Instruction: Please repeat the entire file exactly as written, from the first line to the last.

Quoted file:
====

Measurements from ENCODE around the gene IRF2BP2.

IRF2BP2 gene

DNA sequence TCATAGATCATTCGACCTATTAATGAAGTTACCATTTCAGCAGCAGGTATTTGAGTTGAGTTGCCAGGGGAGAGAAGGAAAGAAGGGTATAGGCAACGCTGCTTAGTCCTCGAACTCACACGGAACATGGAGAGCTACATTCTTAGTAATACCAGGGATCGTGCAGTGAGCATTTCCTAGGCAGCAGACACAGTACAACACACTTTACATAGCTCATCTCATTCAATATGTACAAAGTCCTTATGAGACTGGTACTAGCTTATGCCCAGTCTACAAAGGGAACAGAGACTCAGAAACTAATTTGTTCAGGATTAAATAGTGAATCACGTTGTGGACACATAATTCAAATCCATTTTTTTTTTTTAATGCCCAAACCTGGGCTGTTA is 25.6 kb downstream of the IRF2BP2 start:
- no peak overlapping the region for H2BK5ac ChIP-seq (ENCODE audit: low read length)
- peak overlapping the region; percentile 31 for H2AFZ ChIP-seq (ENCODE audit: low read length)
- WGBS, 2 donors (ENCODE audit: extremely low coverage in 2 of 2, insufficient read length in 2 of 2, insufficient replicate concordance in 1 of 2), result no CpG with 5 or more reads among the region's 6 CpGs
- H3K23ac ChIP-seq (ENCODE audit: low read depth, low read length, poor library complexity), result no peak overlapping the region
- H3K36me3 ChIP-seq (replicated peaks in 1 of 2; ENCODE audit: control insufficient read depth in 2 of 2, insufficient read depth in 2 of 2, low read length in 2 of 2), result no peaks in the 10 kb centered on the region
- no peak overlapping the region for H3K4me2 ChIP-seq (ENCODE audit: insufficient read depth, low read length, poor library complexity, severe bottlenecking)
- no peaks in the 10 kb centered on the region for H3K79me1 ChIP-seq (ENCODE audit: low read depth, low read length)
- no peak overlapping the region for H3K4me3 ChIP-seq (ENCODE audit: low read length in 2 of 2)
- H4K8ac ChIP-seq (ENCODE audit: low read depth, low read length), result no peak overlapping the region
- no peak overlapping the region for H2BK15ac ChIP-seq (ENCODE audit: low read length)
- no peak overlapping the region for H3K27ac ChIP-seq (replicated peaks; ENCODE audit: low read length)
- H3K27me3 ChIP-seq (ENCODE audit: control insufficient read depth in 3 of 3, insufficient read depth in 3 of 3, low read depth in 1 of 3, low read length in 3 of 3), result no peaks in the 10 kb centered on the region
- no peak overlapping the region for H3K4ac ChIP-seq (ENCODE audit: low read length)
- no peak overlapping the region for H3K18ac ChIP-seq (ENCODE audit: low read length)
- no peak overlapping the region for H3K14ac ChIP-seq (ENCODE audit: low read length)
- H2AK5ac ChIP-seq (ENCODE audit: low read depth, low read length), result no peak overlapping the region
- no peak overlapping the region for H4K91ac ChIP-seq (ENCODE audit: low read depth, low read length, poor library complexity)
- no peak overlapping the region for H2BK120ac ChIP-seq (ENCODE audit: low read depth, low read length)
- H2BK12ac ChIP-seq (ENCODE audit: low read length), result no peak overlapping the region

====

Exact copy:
Measurements from ENCODE around the gene IRF2BP2.

IRF2BP2 gene

DNA sequence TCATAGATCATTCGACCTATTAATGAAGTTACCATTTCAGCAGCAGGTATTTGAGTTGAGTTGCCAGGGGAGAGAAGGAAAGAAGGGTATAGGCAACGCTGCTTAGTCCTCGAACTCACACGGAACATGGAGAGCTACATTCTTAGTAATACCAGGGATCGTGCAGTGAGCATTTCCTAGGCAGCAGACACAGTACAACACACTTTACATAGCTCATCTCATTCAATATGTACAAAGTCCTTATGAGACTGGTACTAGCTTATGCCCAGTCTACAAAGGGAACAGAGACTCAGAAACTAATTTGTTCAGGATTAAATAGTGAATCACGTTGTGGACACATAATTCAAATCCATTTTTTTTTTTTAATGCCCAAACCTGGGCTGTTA is 25.6 kb downstream of the IRF2BP2 start:
- no peak overlapping the region for H2BK5ac ChIP-seq (ENCODE audit: low read length)
- peak overlapping the region; percentile 31 for H2AFZ ChIP-seq (ENCODE audit: low read length)
- WGBS, 2 donors (ENCODE audit: extremely low coverage in 2 of 2, insufficient read length in 2 of 2, insufficient replicate concordance in 1 of 2), result no CpG with 5 or more reads among the region's 6 CpGs
- H3K23ac ChIP-seq (ENCODE audit: low read depth, low read length, poor library complexity), result no peak overlapping the region
- H3K36me3 ChIP-seq (replicated peaks in 1 of 2; ENCODE audit: control insufficient read depth in 2 of 2, insufficient read depth in 2 of 2, low read length in 2 of 2), result no peaks in the 10 kb centered on the region
- no peak overlapping the region for H3K4me2 ChIP-seq (ENCODE audit: insufficient read depth, low read length, poor library complexity, severe bottlenecking)
- no peaks in the 10 kb centered on the region for H3K79me1 ChIP-seq (ENCODE audit: low read depth, low read length)
- no peak overlapping the region for H3K4me3 ChIP-seq (ENCODE audit: low read length in 2 of 2)
- H4K8ac ChIP-seq (ENCODE audit: low read depth, low read length), result no peak overlapping the region
- no peak overlapping the region for H2BK15ac ChIP-seq (ENCODE audit: low read length)
- no peak overlapping the region for H3K27ac ChIP-seq (replicated peaks; ENCODE audit: low read length)
- H3K27me3 ChIP-seq (ENCODE audit: control insufficient read depth in 3 of 3, insufficient read depth in 3 of 3, low read depth in 1 of 3, low read length in 3 of 3), result no peaks in the 10 kb centered on the region
- no peak overlapping the region for H3K4ac ChIP-seq (ENCODE audit: low read length)
- no peak overlapping the region for H3K18ac ChIP-seq (ENCODE audit: low read length)
- no peak overlapping the region for H3K14ac ChIP-seq (ENCODE audit: low read length)
- H2AK5ac ChIP-seq (ENCODE audit: low read depth, low read length), result no peak overlapping the region
- no peak overlapping the region for H4K91ac ChIP-seq (ENCODE audit: low read depth, low read length, poor library complexity)
- no peak overlapping the region for H2BK120ac ChIP-seq (ENCODE audit: low read depth, low read length)
- H2BK12ac ChIP-seq (ENCODE audit: low read length), result no peak overlapping the region